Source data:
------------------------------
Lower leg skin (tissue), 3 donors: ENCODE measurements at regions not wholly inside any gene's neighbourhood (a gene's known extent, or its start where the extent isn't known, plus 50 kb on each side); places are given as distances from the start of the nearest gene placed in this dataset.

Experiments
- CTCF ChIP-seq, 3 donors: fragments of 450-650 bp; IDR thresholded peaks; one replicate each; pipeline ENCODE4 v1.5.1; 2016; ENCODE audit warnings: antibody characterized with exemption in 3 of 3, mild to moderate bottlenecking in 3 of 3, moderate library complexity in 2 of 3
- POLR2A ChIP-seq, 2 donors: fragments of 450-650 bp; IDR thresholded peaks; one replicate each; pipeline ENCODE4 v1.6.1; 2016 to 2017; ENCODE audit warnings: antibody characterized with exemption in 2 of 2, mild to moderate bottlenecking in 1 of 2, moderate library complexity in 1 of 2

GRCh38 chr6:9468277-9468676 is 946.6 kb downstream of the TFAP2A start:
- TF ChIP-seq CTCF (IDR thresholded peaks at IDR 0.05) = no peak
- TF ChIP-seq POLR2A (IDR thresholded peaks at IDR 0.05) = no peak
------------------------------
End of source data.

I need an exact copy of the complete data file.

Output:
Lower leg skin (tissue), 3 donors: ENCODE measurements at regions not wholly inside any gene's neighbourhood (a gene's known extent, or its start where the extent isn't known, plus 50 kb on each side); places are given as distances from the start of the nearest gene placed in this dataset.

Experiments
- CTCF ChIP-seq, 3 donors: fragments of 450-650 bp; IDR thresholded peaks; one replicate each; pipeline ENCODE4 v1.5.1; 2016; ENCODE audit warnings: antibody characterized with exemption in 3 of 3, mild to moderate bottlenecking in 3 of 3, moderate library complexity in 2 of 3
- POLR2A ChIP-seq, 2 donors: fragments of 450-650 bp; IDR thresholded peaks; one replicate each; pipeline ENCODE4 v1.6.1; 2016 to 2017; ENCODE audit warnings: antibody characterized with exemption in 2 of 2, mild to moderate bottlenecking in 1 of 2, moderate library complexity in 1 of 2

GRCh38 chr6:9468277-9468676 is 946.6 kb downstream of the TFAP2A start:
- TF ChIP-seq CTCF (IDR thresholded peaks at IDR 0.05) = no peak
- TF ChIP-seq POLR2A (IDR thresholded peaks at IDR 0.05) = no peak